Written by Isabel Harmse
The Xhosa, also often called the “Red Blanket People”, are of Nguni stock, like the Zulu. The first group of early Nguni immigrants to migrate to South Africa consisted of the Xhosa, the Thembu and Pondo. Red and the orange of ochre were the traditional colours of the Xhosa, Tembu and Bomvana (“the red ones”) (www.krugerpark.co.za). Well before the arrival of Dutch in the 1650s, the Xhosa had settled the south-eastern area of South Africa. They interacted with the foraging (food-gathering) and pastoral (nomadic herding) people who were in South Africa first, the Khoi and the San.
The Xhosa language is properly referred to as isiXhosa. It is a Bantu language closely related to Zulu, Swazi, and Ndebele. As with other South African languages, Xhosa is characterized by respectful forms of address for elders and in-laws. The language is also rich in idioms. To have “isandla esishushu” (a warm hand), for example, is to be generous.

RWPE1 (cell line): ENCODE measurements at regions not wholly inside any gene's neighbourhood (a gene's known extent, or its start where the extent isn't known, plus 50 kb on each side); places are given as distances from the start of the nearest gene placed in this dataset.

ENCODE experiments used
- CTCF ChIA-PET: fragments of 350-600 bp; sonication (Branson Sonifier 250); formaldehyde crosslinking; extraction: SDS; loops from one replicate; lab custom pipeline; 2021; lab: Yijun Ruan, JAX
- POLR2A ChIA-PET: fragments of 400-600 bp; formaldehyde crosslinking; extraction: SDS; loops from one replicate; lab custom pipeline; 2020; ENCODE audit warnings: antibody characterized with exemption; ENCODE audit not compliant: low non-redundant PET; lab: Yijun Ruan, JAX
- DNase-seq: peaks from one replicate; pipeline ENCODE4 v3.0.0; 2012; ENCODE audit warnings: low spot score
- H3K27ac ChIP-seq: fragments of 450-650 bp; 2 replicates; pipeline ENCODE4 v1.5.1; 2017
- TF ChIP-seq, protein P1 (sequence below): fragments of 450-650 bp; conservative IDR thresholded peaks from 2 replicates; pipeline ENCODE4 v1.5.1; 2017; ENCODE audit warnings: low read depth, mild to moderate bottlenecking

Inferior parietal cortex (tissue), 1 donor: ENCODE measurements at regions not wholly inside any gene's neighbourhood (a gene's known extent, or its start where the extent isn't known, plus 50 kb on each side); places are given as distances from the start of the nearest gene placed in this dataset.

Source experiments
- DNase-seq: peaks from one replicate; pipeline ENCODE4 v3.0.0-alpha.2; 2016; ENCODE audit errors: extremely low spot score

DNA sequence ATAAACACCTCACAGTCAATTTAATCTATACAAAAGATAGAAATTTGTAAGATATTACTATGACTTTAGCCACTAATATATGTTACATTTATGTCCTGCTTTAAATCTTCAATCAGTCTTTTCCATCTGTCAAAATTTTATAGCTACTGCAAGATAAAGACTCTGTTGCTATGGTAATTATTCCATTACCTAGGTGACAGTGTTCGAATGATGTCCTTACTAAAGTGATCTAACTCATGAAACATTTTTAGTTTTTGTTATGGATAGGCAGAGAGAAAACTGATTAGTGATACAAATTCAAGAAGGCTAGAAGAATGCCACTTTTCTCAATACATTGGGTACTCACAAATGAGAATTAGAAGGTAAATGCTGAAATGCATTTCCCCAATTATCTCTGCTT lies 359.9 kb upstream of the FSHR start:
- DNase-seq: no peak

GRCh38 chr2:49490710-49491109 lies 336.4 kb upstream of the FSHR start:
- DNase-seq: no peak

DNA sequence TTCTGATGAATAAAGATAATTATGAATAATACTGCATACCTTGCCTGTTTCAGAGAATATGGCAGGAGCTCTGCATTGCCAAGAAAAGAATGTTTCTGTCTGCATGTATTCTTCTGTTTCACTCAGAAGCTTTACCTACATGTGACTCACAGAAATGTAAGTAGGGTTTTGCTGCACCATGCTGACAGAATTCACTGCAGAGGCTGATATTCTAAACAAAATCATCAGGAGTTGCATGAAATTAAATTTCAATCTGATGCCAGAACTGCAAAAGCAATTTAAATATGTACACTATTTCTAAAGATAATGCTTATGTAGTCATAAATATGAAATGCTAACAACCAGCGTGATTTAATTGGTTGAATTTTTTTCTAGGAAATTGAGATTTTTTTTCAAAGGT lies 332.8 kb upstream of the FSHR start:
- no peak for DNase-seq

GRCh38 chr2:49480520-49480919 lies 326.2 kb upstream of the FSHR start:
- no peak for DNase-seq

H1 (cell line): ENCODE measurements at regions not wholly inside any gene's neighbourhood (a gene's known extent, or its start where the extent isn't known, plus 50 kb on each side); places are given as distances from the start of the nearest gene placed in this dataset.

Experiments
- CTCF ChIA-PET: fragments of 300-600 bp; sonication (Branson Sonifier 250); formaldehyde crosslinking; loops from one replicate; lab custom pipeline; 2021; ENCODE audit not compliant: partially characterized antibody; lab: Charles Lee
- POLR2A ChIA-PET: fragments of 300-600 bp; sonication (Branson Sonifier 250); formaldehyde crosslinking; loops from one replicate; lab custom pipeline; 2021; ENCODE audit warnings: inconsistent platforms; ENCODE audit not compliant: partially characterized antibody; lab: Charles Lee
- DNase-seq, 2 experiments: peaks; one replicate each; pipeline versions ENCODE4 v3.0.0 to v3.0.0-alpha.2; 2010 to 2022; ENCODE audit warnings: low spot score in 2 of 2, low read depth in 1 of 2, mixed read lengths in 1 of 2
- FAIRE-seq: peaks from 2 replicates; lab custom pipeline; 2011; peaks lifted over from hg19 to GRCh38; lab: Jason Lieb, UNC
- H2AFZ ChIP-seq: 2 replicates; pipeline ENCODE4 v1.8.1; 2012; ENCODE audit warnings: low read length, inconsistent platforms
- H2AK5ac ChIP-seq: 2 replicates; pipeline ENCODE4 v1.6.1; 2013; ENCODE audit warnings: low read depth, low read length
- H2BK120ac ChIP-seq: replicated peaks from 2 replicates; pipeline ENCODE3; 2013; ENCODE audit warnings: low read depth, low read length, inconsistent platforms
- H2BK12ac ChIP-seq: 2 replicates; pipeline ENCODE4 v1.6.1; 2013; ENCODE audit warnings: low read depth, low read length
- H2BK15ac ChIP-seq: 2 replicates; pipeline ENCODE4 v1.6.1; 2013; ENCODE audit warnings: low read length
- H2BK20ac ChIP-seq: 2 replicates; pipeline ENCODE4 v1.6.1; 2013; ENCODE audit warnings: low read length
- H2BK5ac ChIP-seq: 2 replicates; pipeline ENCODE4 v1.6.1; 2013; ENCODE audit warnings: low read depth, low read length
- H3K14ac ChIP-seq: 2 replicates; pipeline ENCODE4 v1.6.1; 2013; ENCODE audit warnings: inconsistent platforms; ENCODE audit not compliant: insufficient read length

Xhosa contains many words with click consonants that have been borrowed from Khoi or San words. The “X” in Xhosa represents a type of click made by the tongue on the side of the mouth. This consonant sounds something like the clicking sound English-speaking horseback riders make to encourage their horses. English speakers who have not mastered clicks often pronounce Xhosa as “Ko-Sa” (www.everyculture.com).
Xhosa is an unusual, yet pretty-sounding, language. To many, it is difficult to learn because the consonants are uncommon and also densely populated. The sounds are relatively aggressive (as opposed to soothing and melodic). They comprise English sounds, 15 clicks, ejectives and an implosive. Learners most frequently battle with the 15 clicks, which are divided into three groups. Learning to speak the language can be very challenging, but also very rewarding.
DID YOU KNOW?
The word “Xhosa” is from the Khoisan language and means “The angry men”.